The U.S. Federal Trade Commission this week announced rules for bloggers who take money and various other forms of booty in exchange for reviewing products. Somehow I missed this business of selling one’s soul. But I think it is a good idea to take a moment and be straight with my readers about the limits of my journalistic ethics in this space.
I don’t take money for reviewing products because I don’t review products. Never have, never will. So don’t send me any products, okay?
Publishers send me early copies of a few books per year, generally hoping I’ll either provide a quote for the book jacket or write a positive column about it. I do accept such books but rarely write about them. If I give a quote it is never for money, mainly because I didn’t think anyone would pay. I was probably right about that.
I once sent a book of mine to Joe Bob Briggs only to have him give it away on his web site. Tacky.
While it is true that I write for money, in the case of this page the only money comes from those ads you haven’t been clicking on. I have no idea what those ads will be, by the way. They are served automatically by IDG Technet, which sends me each month a check that is pitifully smaller than I was led to believe it would be.
If you want to suggest a topic to me and accompany that suggestion with a gift or a check, it pretty much guarantees I won’t write about what you want me to. This is all part of my reverse psychology plan to get Microsoft to pay me $1 million to never write anything about them again. So far that strategy is not working.
Bear Stearns (remember them?) once offered me money to participate in a conference call with their customers. I had done such a call before for free to talk about my Google shipping container data center column but felt too much like a talking dog and didn’t want to do it again. So they offered money. I said “no.” And of course Bear Stearns is now dead. So be careful what you ask of me.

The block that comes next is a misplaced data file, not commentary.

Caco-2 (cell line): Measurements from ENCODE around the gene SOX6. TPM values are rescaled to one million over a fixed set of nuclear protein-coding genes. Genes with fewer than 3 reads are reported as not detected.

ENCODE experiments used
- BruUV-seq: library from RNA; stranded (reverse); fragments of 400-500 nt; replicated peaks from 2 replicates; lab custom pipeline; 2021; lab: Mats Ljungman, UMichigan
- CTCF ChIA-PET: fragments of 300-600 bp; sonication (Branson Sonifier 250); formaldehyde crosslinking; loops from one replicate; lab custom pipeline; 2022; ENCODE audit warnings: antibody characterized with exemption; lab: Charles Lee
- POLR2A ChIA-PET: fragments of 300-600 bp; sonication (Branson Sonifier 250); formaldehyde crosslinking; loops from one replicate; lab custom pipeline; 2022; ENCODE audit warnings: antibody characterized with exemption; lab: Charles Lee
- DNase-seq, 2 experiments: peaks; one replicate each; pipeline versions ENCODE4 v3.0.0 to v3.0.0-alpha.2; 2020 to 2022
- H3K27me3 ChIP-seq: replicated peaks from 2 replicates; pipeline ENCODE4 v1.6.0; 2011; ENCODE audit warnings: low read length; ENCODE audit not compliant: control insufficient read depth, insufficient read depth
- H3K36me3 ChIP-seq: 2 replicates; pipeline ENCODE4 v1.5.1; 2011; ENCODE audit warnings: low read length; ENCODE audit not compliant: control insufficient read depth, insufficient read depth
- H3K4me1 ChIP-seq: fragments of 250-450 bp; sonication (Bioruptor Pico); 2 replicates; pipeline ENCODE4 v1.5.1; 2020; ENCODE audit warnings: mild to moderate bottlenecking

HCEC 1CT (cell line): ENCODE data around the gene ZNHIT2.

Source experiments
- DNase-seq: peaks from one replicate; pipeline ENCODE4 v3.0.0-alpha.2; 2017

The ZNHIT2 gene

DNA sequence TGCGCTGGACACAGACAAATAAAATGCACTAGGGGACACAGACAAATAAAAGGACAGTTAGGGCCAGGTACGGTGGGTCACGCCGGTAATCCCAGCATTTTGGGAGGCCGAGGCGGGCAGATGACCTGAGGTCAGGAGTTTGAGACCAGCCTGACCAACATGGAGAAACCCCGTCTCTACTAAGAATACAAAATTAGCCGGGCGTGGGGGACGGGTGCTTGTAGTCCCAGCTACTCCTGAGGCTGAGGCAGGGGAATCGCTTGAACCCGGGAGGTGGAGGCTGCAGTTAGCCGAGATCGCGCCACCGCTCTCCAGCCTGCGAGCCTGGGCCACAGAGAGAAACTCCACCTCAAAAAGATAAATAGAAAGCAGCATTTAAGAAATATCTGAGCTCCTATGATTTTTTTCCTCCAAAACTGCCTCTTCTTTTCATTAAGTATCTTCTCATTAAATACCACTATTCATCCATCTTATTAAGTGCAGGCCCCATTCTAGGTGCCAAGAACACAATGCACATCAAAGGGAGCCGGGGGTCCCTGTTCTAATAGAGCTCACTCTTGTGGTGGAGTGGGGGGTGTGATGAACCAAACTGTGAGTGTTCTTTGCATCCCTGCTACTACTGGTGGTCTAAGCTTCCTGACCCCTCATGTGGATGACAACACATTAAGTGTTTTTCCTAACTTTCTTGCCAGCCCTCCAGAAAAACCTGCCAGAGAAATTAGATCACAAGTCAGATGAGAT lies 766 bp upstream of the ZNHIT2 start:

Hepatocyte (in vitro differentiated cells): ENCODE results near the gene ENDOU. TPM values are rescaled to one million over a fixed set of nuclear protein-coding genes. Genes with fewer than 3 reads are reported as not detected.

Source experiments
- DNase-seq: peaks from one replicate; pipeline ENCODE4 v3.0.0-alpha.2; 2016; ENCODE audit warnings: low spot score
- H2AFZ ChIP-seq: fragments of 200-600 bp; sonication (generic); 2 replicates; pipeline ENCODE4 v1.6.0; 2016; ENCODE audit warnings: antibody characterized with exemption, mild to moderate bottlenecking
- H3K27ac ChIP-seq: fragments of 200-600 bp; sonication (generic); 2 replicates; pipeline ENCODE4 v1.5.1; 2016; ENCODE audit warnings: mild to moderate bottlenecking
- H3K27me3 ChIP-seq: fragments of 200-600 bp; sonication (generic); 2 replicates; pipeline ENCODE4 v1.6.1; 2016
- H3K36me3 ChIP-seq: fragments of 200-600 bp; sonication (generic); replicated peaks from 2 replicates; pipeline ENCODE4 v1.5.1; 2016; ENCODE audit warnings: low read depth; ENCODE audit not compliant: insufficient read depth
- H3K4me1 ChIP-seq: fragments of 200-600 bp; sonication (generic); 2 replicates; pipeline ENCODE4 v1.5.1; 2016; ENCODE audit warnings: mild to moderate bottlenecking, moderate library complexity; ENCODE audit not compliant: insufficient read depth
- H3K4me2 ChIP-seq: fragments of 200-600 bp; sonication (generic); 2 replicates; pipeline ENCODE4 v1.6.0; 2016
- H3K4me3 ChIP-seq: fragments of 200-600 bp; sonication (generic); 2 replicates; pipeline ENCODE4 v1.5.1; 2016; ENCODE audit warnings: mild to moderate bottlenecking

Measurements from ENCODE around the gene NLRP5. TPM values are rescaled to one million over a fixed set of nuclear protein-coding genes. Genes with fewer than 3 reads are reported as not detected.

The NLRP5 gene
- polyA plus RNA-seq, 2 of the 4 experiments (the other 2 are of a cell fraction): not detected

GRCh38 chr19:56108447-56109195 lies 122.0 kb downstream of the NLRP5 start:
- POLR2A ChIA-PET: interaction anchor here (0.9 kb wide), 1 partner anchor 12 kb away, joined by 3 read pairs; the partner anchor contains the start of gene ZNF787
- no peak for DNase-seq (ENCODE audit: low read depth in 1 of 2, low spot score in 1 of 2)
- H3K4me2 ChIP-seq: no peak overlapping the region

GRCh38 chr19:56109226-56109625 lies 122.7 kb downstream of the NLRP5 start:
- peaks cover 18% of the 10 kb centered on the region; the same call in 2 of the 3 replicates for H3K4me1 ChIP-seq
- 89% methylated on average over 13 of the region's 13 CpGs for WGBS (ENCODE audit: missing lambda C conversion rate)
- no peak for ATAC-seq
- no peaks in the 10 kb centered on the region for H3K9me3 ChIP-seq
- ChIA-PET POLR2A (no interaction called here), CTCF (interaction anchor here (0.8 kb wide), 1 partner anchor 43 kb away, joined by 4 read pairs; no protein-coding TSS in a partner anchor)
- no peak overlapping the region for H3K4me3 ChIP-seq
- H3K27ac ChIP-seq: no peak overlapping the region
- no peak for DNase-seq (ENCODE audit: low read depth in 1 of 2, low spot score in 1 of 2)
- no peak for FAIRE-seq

I write for other publications like the New York Times and they pay me, but so far that pay is not from vendors except in the case of Perforce Software, where I write a column for their company newsletter. But I’ve never written about Perforce here. Until now that is. Does that mean the FTC will now arrest me specifically because of this disclosure? Sounds like a Star Trek episode.
Most of my income actually comes from giving speeches and participating in events like brainstorming sessions, many of which happen at companies I have written about. Often I learn things at these events that are worth writing about, though strictly within the bounds of whatever non-disclosure agreement I’ve signed (violate NDA = wife takes kids and leaves). So in this sense I do take money from companies I might write about. But the companies never give me money specifically to write (except for Perforce, above) and they often don’t like at all what I end up writing. Screw ’em.
The FTC rules say nothing about giving speeches or selling one-page screenplays for $2 million. If they expand the rules in that direction, of course, I may yet be in trouble.
In that case there’s always pizza delivery.